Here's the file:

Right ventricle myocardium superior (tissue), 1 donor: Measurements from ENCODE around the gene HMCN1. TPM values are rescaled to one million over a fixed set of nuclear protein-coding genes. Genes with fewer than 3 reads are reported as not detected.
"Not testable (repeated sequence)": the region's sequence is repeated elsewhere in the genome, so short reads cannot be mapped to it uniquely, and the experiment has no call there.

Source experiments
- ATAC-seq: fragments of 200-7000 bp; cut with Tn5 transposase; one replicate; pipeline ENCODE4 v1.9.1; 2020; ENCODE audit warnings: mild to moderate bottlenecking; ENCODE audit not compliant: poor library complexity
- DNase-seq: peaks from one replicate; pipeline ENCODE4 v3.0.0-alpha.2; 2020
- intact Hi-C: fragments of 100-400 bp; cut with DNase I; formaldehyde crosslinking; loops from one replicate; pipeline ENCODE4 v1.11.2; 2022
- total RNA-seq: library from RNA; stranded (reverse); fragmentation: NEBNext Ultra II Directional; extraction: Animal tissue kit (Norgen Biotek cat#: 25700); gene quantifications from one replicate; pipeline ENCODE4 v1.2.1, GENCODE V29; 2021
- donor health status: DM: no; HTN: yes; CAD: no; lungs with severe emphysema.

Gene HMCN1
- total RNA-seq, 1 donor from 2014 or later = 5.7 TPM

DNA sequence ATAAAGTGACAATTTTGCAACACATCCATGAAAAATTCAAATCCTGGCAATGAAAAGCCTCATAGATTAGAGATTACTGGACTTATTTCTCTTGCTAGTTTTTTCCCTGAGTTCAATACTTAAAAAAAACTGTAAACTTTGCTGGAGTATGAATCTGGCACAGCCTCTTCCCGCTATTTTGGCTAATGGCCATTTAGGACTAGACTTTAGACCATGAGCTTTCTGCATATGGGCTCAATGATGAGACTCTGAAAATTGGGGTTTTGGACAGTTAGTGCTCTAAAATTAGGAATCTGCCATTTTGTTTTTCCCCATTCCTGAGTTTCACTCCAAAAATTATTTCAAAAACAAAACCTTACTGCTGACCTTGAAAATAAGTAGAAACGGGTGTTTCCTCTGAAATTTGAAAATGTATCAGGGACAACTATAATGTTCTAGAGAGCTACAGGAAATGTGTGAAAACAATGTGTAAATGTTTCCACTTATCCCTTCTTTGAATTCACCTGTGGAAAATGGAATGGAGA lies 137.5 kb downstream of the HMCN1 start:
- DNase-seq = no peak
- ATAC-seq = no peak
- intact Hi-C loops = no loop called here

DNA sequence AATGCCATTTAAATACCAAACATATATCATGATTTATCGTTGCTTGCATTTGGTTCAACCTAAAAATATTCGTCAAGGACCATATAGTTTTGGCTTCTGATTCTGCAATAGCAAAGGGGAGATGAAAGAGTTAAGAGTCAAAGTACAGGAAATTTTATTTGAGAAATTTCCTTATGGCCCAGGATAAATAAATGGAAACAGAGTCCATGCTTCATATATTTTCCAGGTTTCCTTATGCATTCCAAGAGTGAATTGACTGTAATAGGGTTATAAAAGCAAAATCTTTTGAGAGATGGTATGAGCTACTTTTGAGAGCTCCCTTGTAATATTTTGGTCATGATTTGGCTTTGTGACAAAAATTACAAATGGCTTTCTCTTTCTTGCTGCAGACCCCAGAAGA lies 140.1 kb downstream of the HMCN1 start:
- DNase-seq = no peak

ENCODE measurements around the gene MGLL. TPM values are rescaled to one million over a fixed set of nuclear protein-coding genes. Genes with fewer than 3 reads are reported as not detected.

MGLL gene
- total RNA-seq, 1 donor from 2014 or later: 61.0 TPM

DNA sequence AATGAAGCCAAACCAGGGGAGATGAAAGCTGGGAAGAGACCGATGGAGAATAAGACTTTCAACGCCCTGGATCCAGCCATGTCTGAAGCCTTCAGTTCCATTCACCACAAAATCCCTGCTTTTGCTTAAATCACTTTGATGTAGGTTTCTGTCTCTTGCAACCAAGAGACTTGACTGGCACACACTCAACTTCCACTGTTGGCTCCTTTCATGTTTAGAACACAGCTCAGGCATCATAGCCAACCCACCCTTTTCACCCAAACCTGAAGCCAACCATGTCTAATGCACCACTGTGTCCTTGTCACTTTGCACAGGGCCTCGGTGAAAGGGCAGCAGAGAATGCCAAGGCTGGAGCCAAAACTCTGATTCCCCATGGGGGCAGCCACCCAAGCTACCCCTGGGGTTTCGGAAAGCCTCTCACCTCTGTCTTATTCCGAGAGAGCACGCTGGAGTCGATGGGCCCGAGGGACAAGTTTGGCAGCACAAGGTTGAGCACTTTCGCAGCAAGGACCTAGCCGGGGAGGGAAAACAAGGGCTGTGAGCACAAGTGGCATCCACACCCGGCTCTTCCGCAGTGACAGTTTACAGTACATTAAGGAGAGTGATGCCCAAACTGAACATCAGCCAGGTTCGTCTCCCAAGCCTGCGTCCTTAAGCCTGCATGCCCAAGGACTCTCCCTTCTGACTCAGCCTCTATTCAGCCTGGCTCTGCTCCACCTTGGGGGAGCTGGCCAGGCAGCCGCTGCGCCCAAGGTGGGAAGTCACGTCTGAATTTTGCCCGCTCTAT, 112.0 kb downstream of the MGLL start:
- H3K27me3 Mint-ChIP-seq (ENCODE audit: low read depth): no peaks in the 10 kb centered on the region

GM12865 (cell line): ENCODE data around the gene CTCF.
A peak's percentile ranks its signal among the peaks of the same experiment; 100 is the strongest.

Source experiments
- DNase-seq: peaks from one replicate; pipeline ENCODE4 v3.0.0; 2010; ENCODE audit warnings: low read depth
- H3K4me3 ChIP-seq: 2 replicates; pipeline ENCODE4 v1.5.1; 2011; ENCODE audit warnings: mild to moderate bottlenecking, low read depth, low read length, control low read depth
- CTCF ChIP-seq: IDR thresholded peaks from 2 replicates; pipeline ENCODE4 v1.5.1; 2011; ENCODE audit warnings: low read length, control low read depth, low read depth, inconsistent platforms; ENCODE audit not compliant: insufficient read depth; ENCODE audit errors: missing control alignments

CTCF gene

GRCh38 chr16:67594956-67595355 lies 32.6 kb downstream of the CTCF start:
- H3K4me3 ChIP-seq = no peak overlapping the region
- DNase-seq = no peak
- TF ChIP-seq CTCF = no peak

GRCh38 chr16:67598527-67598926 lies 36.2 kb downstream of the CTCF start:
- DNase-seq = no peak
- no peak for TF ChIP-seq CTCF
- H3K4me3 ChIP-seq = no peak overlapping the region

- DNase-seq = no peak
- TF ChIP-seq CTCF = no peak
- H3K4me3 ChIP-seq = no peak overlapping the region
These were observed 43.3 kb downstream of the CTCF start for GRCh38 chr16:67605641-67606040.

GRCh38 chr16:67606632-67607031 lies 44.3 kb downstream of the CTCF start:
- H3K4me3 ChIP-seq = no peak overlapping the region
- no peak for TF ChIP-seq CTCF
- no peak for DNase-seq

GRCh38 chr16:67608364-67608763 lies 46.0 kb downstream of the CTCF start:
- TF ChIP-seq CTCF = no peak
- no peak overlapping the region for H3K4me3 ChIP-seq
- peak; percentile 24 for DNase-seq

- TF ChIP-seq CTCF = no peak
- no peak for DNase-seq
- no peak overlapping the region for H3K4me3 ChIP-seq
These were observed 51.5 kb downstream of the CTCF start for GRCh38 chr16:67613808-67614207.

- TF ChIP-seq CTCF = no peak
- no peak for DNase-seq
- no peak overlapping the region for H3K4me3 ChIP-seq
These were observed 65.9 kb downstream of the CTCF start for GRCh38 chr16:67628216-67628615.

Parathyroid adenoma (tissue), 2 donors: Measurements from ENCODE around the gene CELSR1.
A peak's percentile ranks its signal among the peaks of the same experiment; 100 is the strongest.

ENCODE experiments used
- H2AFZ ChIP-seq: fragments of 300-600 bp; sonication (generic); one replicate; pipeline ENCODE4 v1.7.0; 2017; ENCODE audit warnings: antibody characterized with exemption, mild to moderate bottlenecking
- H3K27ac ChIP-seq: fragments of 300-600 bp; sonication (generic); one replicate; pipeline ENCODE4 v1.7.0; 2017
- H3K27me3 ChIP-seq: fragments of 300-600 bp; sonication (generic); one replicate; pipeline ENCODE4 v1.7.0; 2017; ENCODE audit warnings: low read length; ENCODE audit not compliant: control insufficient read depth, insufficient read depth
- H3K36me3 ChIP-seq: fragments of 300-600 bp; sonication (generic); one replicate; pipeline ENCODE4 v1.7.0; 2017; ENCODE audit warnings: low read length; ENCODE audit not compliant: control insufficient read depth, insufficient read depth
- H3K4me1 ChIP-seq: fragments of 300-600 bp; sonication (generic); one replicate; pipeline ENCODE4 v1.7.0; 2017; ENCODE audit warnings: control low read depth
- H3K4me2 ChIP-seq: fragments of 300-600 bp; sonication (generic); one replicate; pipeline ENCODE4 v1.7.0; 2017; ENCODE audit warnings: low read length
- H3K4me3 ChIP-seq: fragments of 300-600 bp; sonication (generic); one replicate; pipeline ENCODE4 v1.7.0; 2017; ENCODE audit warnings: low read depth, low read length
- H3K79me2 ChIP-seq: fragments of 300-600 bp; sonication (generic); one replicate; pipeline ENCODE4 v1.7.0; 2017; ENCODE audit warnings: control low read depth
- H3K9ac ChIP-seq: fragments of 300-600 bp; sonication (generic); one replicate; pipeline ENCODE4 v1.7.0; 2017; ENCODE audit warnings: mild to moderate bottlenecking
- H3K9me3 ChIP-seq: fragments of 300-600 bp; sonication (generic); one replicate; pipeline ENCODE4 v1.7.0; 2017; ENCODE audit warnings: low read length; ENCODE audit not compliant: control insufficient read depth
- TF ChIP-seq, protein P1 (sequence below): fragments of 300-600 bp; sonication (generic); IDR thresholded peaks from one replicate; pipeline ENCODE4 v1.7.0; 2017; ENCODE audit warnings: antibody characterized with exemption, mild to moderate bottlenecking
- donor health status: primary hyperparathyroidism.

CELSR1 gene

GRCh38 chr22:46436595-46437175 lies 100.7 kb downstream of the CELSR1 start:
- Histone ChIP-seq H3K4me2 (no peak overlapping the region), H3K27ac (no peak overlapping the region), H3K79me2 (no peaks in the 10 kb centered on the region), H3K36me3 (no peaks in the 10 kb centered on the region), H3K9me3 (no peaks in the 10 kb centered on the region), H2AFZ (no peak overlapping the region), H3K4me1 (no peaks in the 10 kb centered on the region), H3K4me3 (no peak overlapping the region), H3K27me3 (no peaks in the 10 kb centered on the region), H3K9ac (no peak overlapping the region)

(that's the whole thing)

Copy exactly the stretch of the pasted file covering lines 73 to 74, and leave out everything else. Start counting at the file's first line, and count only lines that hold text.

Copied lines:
GRCh38 chr22:46436595-46437175 lies 100.7 kb downstream of the CELSR1 start:
- Histone ChIP-seq H3K4me2 (no peak overlapping the region), H3K27ac (no peak overlapping the region), H3K79me2 (no peaks in the 10 kb centered on the region), H3K36me3 (no peaks in the 10 kb centered on the region), H3K9me3 (no peaks in the 10 kb centered on the region), H2AFZ (no peak overlapping the region), H3K4me1 (no peaks in the 10 kb centered on the region), H3K4me3 (no peak overlapping the region), H3K27me3 (no peaks in the 10 kb centered on the region), H3K9ac (no peak overlapping the region)